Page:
that  the embankment extends into the right-of-way, but  only  by
ten  feet, while Stuart claims that the embankment encroaches  by
fifteen  to twenty feet.  Whalers Cove contends that its work  on
the  reservoir and embankment actually improved the  right-of-way
by  preventing  it  from  serving as a  natural  drainage  ditch.
Whalers  Cove  also claims that as a result of its  efforts,  the
reservoir has been moved south and thus further onto Whalers Cove
property than it was at the time the right-of-way was created.
          Once  the  January  23, 2005 deadline  for  moving  the
encroachments had passed, Stuart filed a motion for an  order  to
show  cause  for why Whalers Cove should not be held in  contempt
for  failing  to move the encroaching embankment.  After  hearing
oral  argument on the motion, the superior concluded that Whalers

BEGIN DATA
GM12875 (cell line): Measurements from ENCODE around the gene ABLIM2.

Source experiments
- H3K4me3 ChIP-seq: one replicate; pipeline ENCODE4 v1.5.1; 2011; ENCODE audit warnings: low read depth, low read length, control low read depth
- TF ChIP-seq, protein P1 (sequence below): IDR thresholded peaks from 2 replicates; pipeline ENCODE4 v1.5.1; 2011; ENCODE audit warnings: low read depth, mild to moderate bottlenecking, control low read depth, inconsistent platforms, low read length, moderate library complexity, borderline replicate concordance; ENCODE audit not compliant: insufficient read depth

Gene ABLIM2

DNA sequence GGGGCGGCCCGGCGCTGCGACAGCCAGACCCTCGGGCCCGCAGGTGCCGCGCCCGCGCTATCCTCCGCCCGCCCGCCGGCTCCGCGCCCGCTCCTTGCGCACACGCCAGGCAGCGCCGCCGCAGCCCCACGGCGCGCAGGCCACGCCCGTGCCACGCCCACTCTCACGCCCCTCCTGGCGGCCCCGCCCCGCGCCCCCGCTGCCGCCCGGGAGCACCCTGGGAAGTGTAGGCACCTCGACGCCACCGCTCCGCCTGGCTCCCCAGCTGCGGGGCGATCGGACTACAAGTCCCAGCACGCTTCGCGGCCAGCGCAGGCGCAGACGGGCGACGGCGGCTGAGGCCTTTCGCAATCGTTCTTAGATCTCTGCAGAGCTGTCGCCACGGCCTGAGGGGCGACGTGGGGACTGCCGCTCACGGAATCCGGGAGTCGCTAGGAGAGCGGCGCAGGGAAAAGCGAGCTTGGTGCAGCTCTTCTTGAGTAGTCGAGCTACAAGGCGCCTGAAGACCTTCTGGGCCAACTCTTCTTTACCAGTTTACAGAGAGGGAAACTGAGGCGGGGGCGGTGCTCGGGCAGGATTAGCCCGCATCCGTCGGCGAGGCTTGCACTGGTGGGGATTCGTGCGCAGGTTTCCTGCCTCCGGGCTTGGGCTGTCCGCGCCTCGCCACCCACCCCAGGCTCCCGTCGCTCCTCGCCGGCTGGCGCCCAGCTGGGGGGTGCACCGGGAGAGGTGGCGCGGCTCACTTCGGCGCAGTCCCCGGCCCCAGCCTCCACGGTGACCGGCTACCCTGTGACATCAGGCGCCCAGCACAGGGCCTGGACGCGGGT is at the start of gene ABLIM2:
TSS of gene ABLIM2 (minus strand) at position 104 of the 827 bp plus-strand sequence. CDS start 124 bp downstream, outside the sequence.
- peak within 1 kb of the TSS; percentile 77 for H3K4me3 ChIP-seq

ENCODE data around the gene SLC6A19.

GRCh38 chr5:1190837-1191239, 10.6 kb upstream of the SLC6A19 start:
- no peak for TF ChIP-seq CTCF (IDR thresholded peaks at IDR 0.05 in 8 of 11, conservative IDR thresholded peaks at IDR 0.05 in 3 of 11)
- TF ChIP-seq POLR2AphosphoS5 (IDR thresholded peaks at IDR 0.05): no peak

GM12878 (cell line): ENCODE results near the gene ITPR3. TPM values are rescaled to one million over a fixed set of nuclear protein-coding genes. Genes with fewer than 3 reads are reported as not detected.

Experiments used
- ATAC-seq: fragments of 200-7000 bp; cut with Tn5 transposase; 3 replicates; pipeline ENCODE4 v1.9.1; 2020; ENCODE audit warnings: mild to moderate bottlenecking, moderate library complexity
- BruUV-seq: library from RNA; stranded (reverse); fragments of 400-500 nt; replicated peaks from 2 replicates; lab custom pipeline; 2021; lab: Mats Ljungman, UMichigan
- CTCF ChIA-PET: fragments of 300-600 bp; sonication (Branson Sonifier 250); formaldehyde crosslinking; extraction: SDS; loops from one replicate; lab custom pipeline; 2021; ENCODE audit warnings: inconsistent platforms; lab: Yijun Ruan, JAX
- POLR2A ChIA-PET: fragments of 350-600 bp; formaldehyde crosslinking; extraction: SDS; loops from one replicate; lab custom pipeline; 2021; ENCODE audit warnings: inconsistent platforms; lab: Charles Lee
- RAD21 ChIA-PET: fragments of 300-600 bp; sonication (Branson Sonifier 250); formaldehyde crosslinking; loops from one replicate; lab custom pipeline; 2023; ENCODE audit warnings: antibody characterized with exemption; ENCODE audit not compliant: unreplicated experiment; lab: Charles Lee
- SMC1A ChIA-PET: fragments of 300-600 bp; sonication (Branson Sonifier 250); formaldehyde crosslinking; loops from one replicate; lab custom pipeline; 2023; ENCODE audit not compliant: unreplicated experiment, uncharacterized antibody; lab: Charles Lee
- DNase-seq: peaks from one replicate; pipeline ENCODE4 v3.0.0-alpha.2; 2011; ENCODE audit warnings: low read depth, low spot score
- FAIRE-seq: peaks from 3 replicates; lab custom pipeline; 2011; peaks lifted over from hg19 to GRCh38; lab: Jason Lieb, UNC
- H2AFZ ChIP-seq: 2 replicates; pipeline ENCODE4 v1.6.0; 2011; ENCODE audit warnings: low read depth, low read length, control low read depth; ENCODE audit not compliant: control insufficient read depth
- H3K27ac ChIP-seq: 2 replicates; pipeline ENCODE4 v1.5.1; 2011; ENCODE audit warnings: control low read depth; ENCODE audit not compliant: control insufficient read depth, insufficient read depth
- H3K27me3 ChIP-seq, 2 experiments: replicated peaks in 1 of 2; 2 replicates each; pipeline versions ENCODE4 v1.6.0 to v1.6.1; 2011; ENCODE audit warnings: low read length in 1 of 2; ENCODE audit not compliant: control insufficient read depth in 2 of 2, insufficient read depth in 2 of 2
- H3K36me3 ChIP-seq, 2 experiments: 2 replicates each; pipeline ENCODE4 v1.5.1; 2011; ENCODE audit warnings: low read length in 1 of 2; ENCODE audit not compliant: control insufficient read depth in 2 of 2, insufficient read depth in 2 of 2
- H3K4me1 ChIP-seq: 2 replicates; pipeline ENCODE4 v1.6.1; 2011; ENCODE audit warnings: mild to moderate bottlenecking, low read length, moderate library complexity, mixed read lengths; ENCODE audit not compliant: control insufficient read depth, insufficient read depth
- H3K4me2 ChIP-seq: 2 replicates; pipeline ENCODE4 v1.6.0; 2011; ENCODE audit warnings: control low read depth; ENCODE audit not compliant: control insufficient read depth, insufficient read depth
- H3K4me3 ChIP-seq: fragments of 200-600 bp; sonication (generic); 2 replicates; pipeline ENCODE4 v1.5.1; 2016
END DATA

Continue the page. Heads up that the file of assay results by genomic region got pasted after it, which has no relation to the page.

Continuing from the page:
Cove  had exerted significant effort to reconstruct the reservoir
so as to make the right-of-way more passable.  The superior court
denied Stuarts motion.
          Stuart  filed a motion for reconsideration,  which  the
superior court also denied.  Stuart now appeals.
III. STANDARD OF REVIEW
          Stuart  argues that when the superior court denied  her
motion  to show cause for why Whalers Cove should not be held  in
contempt,  it  accepted  all  the  facts  put  forward  as  true.
According to Stuart, we should therefore analogize this case to a
denial of summary judgment and use the de novo standard of review
when deciding this appeal.
          We  decline  to  adopt  Stuarts  proposed  standard  of
review.   In  the  course of refusing to  hold  Whalers  Cove  in